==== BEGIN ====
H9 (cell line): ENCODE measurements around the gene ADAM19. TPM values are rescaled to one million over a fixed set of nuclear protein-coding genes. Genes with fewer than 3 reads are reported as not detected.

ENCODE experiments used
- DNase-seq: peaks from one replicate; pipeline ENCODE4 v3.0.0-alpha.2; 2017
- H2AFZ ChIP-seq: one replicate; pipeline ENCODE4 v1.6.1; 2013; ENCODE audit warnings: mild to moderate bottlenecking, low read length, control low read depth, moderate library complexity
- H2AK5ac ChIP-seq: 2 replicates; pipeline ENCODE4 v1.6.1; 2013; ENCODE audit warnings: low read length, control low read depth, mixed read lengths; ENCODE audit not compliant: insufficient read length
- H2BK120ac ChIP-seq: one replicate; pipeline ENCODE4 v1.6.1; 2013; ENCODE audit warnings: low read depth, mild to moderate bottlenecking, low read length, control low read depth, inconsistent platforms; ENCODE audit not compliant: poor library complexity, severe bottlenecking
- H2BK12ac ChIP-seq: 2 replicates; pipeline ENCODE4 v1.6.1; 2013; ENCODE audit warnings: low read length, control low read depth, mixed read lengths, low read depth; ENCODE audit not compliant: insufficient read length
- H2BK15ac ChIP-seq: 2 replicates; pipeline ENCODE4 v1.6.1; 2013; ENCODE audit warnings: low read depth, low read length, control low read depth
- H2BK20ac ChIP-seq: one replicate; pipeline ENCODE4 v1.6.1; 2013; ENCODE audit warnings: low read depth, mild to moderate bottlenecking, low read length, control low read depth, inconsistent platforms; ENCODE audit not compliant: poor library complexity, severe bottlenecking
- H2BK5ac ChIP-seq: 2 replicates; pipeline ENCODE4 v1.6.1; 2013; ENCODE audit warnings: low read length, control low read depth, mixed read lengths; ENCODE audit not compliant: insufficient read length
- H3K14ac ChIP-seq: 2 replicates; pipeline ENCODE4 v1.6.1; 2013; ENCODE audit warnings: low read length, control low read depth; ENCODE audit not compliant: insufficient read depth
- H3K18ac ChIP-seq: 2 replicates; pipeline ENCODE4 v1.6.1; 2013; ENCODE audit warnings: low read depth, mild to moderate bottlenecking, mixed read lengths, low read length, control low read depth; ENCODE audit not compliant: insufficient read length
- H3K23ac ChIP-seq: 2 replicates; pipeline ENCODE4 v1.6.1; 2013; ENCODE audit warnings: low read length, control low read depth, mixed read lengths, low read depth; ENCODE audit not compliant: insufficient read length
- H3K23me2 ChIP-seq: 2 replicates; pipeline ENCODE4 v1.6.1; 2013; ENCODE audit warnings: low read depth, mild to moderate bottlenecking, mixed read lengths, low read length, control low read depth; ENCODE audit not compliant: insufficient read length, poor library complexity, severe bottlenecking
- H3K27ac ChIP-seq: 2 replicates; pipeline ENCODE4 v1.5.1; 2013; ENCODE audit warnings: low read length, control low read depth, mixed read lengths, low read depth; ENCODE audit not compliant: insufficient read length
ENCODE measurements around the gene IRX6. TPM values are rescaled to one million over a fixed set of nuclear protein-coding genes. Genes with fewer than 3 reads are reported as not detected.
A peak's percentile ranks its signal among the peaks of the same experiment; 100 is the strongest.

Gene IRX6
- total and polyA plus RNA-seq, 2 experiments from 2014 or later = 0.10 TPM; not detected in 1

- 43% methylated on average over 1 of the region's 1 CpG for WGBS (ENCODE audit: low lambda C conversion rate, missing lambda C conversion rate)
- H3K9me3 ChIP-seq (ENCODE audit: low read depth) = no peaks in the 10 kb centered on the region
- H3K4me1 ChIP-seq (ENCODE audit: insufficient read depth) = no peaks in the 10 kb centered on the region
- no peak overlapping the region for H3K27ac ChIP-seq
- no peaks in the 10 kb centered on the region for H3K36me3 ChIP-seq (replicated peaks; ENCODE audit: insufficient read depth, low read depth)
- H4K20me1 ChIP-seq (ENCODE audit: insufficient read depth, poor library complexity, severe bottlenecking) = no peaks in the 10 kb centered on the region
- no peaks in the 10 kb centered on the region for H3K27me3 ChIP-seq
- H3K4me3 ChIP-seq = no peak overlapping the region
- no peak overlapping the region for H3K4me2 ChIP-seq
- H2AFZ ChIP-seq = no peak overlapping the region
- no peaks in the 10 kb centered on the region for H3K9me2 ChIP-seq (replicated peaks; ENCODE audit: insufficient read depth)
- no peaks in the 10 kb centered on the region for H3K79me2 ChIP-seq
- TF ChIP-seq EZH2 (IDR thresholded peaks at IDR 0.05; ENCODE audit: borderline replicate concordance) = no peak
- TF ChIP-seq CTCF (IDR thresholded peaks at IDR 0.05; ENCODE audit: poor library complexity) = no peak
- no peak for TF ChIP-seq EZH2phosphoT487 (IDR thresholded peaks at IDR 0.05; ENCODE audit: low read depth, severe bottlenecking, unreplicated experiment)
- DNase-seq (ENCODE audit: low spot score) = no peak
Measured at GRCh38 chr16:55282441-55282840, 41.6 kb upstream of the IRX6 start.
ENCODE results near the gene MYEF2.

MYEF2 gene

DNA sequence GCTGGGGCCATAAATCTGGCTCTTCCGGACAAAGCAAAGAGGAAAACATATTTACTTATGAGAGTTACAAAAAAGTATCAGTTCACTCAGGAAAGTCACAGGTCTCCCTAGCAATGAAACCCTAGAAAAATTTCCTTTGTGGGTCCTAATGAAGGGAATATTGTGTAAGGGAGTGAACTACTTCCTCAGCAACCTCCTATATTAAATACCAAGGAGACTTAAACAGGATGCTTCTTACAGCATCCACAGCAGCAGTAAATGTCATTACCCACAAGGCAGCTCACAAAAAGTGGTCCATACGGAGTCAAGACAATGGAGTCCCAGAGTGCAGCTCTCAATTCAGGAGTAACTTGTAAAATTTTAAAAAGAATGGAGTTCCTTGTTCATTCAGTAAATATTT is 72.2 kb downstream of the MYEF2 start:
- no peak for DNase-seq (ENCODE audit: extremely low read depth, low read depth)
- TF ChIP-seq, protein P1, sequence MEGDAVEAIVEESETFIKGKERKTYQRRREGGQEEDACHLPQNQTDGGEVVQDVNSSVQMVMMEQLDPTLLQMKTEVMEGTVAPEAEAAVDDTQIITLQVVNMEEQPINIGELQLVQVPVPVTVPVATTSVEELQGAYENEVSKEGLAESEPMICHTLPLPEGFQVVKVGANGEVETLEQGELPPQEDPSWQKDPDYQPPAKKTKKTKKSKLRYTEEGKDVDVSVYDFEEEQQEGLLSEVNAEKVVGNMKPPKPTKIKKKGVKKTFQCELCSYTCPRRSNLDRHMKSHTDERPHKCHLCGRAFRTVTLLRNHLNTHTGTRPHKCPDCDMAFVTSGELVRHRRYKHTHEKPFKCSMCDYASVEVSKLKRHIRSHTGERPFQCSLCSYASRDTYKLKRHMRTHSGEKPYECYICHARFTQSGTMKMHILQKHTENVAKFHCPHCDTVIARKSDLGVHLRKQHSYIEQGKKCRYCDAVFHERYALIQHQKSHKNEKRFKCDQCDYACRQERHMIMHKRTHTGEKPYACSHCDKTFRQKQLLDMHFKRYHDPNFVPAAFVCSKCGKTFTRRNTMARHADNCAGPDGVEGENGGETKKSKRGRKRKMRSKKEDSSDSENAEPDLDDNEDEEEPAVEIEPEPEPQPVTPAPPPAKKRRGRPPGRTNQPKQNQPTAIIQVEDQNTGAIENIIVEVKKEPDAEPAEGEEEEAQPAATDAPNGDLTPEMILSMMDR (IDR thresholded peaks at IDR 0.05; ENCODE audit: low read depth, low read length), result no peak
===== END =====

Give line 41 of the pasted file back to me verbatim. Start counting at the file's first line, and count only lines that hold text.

- TF ChIP-seq, protein P1, sequence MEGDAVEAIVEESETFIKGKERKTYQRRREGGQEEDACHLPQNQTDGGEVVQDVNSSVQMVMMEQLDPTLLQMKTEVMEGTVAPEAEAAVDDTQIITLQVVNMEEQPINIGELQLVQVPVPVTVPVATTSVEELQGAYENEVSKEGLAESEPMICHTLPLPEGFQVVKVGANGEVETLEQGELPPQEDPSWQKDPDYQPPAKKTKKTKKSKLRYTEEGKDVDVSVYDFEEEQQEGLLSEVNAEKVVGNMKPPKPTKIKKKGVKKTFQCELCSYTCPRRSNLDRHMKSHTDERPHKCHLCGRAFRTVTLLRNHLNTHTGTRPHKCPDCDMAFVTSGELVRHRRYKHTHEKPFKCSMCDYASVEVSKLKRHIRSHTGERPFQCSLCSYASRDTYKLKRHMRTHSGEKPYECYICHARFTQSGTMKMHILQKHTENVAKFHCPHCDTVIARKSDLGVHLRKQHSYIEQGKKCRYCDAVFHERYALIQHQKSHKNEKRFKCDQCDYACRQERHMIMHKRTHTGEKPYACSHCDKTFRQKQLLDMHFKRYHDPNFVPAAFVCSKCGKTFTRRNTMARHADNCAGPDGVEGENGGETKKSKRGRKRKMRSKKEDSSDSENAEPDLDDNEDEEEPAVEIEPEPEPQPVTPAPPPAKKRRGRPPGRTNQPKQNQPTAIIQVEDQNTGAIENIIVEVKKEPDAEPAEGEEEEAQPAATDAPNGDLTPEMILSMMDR (IDR thresholded peaks at IDR 0.05; ENCODE audit: low read depth, low read length), result no peak